As I type these words I am sitting in a hotel room in a central Minnesota city where the regional body of my denomination holds its "Annual Conference" each year at this time. While it is a requirement that I, as an "ordained elder," be in attendance each year, I think I would be here whether required to be or not. I have discovered after nearly fifteen straight years of attendance that the multi-day experience helps me mark time in a way I otherwise miss in the busy-ness of my life.
There are many days, for example, when it seems like I have always been a husband and father of twelve children. I forget that of my forty-four years of life, fully the first 3/4 of those years were spent as a single person. When Claudia and I married twelve years ago, I had no idea the direction our lives would take. Oh, sure, I had some ideas. I knew that we did not want to live an ordinary kind of existence and that we wanted to do some risky things that would live the deepest principles of our Christian faith, but I really had no idea that we would mark our twelfth wedding anniversary with what amounts to one child for each of our married years.
I had no idea twelve years ago when I graduated from Bethel Seminary with my Master's degree that I would be sitting in the same location a little more than a decade letter to celebrate the college graduation (from the college side of that institution) of the person who would become my oldest son. My oldest son was already ten at the time, and I hadn't yet met him.
I had no idea twelve years ago that another of the already-born-but-not-yet-my-sons would be arraigned on felony charges within three days of his older birth brother's college graduation.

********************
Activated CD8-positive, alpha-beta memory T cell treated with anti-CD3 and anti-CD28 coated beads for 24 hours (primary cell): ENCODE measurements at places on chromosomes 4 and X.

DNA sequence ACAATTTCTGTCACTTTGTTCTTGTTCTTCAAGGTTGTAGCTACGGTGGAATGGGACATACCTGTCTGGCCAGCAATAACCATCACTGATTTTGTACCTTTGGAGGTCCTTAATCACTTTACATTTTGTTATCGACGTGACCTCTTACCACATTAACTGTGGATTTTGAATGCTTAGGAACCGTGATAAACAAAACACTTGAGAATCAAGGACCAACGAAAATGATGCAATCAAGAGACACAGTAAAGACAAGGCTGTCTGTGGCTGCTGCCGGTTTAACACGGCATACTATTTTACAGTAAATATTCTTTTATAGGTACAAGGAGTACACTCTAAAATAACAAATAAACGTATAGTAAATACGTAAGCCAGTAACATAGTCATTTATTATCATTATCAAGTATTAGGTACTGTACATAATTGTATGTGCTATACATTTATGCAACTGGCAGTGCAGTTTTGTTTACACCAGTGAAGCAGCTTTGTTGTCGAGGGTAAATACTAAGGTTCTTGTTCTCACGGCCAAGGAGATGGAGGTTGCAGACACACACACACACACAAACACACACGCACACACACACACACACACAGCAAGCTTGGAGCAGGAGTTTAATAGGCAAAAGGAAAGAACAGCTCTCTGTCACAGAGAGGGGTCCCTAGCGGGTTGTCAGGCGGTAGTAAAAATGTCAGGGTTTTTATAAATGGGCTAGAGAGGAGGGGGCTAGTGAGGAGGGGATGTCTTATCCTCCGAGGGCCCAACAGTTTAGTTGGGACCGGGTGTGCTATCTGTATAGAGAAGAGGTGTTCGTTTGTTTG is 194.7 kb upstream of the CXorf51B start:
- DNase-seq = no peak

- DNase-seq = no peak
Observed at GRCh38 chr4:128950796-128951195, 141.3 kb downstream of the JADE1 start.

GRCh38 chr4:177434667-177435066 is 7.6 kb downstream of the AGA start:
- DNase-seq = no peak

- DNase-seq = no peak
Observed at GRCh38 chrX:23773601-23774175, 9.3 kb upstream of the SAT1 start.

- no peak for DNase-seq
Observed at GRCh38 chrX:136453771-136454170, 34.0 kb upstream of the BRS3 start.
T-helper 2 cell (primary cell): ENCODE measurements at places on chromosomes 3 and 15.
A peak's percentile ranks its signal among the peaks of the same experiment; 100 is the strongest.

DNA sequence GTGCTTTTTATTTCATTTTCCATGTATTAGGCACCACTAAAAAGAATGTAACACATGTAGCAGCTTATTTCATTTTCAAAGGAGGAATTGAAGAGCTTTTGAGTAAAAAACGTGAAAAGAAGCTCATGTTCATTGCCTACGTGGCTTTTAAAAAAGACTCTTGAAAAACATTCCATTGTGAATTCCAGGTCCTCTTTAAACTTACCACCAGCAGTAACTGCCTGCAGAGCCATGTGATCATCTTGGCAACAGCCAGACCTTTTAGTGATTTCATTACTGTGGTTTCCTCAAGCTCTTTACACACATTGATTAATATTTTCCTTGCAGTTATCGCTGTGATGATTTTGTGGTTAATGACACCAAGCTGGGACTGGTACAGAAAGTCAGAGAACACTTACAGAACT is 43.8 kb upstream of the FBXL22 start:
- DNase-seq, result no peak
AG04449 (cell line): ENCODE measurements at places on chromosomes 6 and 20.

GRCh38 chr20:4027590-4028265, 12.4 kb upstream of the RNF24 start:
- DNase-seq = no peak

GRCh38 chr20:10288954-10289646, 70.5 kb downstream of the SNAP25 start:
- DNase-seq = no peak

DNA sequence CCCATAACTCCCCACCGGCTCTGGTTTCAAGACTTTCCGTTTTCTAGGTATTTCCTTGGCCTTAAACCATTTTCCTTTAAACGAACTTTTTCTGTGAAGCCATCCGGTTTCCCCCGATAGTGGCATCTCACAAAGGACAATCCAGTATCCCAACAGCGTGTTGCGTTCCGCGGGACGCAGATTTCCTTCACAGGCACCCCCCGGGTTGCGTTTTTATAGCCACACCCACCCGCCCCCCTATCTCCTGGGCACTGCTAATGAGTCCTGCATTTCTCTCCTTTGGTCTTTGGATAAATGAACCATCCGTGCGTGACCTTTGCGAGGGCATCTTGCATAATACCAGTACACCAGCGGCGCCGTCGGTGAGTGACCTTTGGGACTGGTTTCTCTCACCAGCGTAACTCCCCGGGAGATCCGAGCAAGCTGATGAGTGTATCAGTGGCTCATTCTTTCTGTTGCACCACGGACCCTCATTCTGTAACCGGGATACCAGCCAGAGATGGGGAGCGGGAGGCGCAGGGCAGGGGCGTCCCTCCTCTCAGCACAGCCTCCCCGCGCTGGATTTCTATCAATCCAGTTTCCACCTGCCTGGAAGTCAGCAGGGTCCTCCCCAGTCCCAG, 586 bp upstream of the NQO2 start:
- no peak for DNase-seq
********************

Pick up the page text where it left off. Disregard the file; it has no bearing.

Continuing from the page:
I had no idea twelve years ago that I would be awaiting word on my already-born-but-not-yet-my-daughter's most recent court hearing for another violation of her probation.
But, I did know twelve years ago that I would be sitting in a hotel room in this central Minnesota city gathered with 1,000 other United Methodist Christians in worship, decision-making, fellowship and conferencing.
I did know twelve years ago that I would sit through the annual clergy retirement celebration (it's an annual event), but I did not know that I would witness the retirement of the person who nearly fifteen years ago helped me find my way into a new denomination after my hopes and dreams were crushed in the denomination of my youth and young adulthood.
I did not know twelve years ago that I would be the pastor of one our district's most hopeful and growing congregations, but I did know that I wanted to serve God with my whole heart in this new denomination that had opened its heart to me.
I did not know twelve years ago that I would feel the way I feel as a middle-aged husband, father and ordained minister. To experience middle age is to know it, with its sense of missed opportunity and its recalibration of the next twenty years before my own retirement. With the regrets I harbor as a father as well as the joys of seeing the oldest son successfully navigate college years. With the recognition that I am not married to a perfect woman (nor she to a perfect man) but that together we manage to live lives that are changing the world, one child, one parishioner, one person at a time.
As I mark in my own mind these time passages, I am grateful that I have more to live for than simply myself. I am heartened to be called "husband," "father," "pastor," and "beloved child" of God. And while I am not always as content with myself or my life situation as I am tonight, for this moment it is enough.